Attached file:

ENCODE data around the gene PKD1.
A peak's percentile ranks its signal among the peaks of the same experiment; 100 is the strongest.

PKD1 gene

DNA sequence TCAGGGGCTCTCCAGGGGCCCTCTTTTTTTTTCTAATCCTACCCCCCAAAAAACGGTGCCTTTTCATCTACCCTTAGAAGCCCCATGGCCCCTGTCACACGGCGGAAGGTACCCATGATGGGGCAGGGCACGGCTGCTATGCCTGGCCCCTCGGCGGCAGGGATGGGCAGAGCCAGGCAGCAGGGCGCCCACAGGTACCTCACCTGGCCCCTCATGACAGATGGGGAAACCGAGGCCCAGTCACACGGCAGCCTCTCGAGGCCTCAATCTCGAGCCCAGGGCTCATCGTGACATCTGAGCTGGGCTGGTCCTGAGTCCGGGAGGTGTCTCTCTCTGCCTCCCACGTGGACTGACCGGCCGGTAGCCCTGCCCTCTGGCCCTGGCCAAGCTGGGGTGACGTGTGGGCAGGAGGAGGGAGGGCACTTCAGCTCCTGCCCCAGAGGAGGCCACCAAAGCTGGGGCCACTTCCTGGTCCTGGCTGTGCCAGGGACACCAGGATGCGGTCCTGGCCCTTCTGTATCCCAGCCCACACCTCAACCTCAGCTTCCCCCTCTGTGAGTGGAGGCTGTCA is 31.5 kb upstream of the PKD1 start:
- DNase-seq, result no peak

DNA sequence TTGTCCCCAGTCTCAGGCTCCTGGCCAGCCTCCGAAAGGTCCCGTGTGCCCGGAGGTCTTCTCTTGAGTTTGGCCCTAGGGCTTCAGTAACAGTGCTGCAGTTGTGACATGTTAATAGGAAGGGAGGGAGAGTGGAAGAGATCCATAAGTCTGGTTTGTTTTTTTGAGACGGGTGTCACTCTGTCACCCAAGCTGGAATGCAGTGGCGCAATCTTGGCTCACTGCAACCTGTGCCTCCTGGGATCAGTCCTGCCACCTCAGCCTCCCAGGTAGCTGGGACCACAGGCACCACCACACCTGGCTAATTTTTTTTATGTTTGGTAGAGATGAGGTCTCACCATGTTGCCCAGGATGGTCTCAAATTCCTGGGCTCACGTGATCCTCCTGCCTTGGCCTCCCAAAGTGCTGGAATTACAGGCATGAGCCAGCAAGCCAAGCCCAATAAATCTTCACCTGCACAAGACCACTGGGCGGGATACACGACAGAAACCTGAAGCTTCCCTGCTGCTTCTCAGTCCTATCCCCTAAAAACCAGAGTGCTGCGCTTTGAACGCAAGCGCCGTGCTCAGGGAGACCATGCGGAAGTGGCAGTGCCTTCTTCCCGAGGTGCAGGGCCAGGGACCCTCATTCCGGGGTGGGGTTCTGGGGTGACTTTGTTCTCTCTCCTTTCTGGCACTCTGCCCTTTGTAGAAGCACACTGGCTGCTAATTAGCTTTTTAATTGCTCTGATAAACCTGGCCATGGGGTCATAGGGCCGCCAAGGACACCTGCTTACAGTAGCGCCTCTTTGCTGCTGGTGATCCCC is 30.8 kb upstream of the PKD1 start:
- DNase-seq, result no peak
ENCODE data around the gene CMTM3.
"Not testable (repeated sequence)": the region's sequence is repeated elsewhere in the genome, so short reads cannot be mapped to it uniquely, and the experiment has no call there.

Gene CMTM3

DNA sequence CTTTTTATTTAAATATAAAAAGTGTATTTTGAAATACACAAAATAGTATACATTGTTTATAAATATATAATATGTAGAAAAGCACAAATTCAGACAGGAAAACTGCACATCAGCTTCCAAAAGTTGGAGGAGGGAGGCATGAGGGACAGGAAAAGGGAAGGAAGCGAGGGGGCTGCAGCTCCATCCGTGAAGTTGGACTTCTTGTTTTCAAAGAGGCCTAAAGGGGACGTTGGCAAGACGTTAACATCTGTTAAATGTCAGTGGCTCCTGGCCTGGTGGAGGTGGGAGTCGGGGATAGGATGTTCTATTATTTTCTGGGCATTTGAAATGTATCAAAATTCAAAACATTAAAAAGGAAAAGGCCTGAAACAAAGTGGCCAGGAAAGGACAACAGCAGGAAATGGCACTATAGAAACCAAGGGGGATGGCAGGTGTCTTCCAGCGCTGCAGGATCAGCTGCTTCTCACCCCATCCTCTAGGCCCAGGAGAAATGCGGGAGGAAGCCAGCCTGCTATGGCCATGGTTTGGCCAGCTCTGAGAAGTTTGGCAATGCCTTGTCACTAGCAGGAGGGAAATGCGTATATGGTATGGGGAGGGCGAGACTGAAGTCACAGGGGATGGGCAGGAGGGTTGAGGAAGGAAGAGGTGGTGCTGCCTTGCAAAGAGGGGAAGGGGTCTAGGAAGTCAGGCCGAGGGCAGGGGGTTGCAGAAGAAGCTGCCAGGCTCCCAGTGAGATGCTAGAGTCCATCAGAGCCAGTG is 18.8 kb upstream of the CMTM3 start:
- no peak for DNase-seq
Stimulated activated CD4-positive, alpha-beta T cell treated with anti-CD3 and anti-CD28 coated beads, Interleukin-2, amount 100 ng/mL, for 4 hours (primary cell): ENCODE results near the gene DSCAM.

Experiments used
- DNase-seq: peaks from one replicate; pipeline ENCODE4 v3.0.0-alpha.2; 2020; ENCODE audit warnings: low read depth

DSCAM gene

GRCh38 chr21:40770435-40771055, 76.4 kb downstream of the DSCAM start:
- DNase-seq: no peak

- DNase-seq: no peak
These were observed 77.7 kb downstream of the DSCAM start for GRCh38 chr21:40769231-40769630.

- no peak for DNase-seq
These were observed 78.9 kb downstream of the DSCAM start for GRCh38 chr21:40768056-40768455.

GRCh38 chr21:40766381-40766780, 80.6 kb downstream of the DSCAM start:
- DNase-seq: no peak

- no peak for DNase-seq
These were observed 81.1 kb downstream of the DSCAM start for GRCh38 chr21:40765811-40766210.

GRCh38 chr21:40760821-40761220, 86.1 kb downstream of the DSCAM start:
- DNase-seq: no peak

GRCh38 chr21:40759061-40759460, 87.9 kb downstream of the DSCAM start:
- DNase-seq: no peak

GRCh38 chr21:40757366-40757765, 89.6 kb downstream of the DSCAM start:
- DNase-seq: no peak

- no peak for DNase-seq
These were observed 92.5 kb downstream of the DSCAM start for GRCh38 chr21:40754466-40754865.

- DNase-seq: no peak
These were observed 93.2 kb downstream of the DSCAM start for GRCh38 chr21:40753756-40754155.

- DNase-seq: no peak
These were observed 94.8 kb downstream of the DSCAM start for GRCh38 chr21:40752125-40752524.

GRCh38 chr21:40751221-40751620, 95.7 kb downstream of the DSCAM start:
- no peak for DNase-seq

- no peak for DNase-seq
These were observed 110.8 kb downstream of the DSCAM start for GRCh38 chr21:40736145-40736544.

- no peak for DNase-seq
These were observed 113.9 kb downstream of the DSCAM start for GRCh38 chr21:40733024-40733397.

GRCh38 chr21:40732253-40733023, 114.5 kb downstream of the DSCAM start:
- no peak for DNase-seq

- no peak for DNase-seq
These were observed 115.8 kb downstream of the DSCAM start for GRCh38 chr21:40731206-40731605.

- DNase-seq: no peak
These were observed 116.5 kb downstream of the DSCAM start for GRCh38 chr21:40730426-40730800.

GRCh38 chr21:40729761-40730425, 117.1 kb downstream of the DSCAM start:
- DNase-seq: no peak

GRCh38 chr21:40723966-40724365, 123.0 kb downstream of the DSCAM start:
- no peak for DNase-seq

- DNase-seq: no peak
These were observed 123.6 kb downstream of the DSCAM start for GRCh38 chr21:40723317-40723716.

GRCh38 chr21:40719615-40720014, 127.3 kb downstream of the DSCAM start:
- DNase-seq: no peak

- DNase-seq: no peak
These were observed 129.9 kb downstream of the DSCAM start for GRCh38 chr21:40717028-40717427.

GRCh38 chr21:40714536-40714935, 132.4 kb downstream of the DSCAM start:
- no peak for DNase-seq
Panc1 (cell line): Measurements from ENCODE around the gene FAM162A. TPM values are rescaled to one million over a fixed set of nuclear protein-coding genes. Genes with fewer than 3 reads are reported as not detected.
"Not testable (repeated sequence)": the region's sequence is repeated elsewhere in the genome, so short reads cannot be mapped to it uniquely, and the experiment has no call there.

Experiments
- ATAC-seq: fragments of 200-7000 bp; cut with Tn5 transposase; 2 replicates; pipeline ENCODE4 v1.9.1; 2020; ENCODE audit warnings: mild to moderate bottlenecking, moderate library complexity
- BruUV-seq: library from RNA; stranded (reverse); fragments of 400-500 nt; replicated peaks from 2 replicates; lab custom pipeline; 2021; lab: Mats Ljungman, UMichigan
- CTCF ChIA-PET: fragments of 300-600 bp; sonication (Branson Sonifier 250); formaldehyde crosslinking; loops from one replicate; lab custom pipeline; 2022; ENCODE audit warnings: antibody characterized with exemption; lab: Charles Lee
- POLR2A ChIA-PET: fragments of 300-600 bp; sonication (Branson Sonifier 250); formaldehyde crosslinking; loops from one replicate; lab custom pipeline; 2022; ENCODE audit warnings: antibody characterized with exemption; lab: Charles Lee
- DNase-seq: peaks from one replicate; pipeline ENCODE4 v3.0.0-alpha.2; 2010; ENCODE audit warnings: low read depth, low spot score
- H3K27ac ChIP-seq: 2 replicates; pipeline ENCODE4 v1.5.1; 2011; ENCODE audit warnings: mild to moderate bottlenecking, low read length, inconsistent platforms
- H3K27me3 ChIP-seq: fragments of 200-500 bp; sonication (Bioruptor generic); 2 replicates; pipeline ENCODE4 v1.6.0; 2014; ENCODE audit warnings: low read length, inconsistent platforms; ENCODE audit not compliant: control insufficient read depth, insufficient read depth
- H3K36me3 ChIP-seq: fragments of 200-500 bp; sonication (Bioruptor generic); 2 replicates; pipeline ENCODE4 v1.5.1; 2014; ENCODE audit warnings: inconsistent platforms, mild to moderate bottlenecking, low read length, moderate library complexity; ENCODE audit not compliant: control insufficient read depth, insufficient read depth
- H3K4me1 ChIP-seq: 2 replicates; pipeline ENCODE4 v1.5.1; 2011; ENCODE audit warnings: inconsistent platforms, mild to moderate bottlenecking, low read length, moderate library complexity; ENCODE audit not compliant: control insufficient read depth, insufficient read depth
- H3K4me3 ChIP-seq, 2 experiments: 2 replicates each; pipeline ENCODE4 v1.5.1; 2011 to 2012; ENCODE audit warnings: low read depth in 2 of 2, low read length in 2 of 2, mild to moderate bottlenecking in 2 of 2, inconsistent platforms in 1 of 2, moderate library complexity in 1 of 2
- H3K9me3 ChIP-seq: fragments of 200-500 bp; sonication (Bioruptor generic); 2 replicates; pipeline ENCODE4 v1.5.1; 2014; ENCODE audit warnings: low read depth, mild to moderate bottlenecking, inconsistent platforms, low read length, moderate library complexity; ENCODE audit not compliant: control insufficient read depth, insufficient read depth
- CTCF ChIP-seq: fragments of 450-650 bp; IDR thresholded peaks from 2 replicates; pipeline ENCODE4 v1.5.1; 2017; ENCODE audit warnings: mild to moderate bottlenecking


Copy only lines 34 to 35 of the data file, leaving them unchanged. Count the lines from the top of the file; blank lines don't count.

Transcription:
These were observed 92.5 kb downstream of the DSCAM start for GRCh38 chr21:40754466-40754865.

- DNase-seq: no peak